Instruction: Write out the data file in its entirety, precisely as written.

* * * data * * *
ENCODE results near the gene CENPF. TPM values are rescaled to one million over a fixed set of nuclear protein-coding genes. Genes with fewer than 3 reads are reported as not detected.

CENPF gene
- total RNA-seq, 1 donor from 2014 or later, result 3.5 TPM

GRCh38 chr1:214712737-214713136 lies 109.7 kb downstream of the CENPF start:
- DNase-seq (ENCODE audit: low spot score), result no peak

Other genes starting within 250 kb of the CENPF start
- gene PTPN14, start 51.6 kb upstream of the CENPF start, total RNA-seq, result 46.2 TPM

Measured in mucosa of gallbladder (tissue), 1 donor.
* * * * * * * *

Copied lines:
ENCODE results near the gene CENPF. TPM values are rescaled to one million over a fixed set of nuclear protein-coding genes. Genes with fewer than 3 reads are reported as not detected.

CENPF gene
- total RNA-seq, 1 donor from 2014 or later, result 3.5 TPM

GRCh38 chr1:214712737-214713136 lies 109.7 kb downstream of the CENPF start:
- DNase-seq (ENCODE audit: low spot score), result no peak

Other genes starting within 250 kb of the CENPF start
- gene PTPN14, start 51.6 kb upstream of the CENPF start, total RNA-seq, result 46.2 TPM

Measured in mucosa of gallbladder (tissue), 1 donor.